China is moving ahead with plans to develop a $500 million undersea fiber-optic internet cable network, linking Asia, the Middle East, and Europe, according reporting from Reuters. This ambitious effort, spearheaded by state-owned Chinese telecom firms, is seen as a direct rival to a similar U.S.-backed project and threatens to deepen the ongoing tech war between Washington and Beijing.
The proposed cable network, dubbed Europe-Middle East-Asia (EMA), is being planned by China's three primary carriers - China Telecom, China Mobile Limited, and China Unicom. The network would stretch from Hong Kong to France, passing through China's island province of Hainan, Singapore, Pakistan, Saudi Arabia, and Egypt.
HMN Technologies Co Ltd, a Chinese cable company with ties to telecom giant Huawei Technologies Co Ltd, is expected to manufacture and lay the cable, receiving subsidies from the Chinese government for the project.
Washington has also blocked licenses for private subsea cables connecting the United States with Hong Kong, including projects led by Google LLC, Meta Platforms, Inc., and Amazon.com Inc.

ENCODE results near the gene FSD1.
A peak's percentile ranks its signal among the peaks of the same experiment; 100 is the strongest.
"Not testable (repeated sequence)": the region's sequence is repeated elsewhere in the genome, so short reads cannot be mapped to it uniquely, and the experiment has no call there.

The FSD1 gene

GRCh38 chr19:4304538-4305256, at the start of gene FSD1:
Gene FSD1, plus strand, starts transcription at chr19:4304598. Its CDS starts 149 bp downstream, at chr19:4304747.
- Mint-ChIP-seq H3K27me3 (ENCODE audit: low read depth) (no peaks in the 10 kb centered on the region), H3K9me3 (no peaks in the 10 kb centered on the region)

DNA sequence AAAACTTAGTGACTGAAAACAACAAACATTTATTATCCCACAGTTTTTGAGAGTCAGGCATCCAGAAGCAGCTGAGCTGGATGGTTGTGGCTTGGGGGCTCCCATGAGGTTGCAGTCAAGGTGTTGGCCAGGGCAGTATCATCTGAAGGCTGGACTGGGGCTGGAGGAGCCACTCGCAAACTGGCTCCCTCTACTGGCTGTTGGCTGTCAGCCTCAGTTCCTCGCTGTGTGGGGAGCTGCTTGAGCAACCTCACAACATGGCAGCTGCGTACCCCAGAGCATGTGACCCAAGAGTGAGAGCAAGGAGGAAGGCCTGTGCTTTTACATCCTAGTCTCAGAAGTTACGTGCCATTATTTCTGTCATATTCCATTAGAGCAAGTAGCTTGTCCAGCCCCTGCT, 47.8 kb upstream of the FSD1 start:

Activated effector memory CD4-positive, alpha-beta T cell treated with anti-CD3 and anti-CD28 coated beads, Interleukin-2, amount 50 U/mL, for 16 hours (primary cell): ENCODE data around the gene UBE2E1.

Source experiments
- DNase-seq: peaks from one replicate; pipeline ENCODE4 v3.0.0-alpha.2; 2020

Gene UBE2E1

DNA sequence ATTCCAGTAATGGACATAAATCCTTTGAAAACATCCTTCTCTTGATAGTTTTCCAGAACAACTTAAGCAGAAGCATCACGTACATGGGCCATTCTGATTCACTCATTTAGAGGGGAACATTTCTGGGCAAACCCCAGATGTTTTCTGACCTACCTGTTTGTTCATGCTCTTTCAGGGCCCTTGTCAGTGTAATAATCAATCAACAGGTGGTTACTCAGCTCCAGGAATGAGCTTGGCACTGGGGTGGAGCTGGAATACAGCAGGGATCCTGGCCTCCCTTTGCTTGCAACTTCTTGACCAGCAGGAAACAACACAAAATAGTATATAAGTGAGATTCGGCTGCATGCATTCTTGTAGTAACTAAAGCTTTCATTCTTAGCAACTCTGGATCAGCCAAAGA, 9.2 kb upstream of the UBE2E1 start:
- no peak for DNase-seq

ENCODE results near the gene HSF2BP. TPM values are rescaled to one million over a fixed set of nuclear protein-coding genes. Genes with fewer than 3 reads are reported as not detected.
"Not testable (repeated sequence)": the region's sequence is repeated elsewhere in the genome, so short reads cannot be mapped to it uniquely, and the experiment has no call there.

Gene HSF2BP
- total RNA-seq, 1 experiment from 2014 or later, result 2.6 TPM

The EMA project is intended to challenge another cable currently being constructed by U.S. firm SubCom LLC, called SeaMeWe-6 (Southeast Asia-Middle East-Western Europe-6). The SeaMeWe-6 cable, originally involving the same Chinese telecom carriers, was initially set to be built by HMN Tech. However, due to U.S. government pressure, the contract was awarded to SubCom last year.
Sources say that the Chinese telecom firms, in collaboration with foreign partners, hope to finalize contracts for the EMA cable by the end of this year and have it operational by the end of 2025. The project would provide China with strategic advantages in its rivalry with the United States, including a super-fast connection between Hong Kong, China, and the rest of the world, and greater reach and protection for its state-backed telecom carriers.
This development marks an unprecedented parallel construction of U.S.- and Chinese-backed cables between Asia and Europe.
Analysts warn that this could lead to a division in global internet infrastructure over the next decade, forcing countries to choose between Chinese-approved or U.S.-backed networks and could create difficulties in carrying out global commerce and basic functions.
This battle over internet hardware mirrors the ongoing conflict surrounding social media apps and search engines created by U.S. and Chinese firms, further highlighting the widening divide in the digital world.
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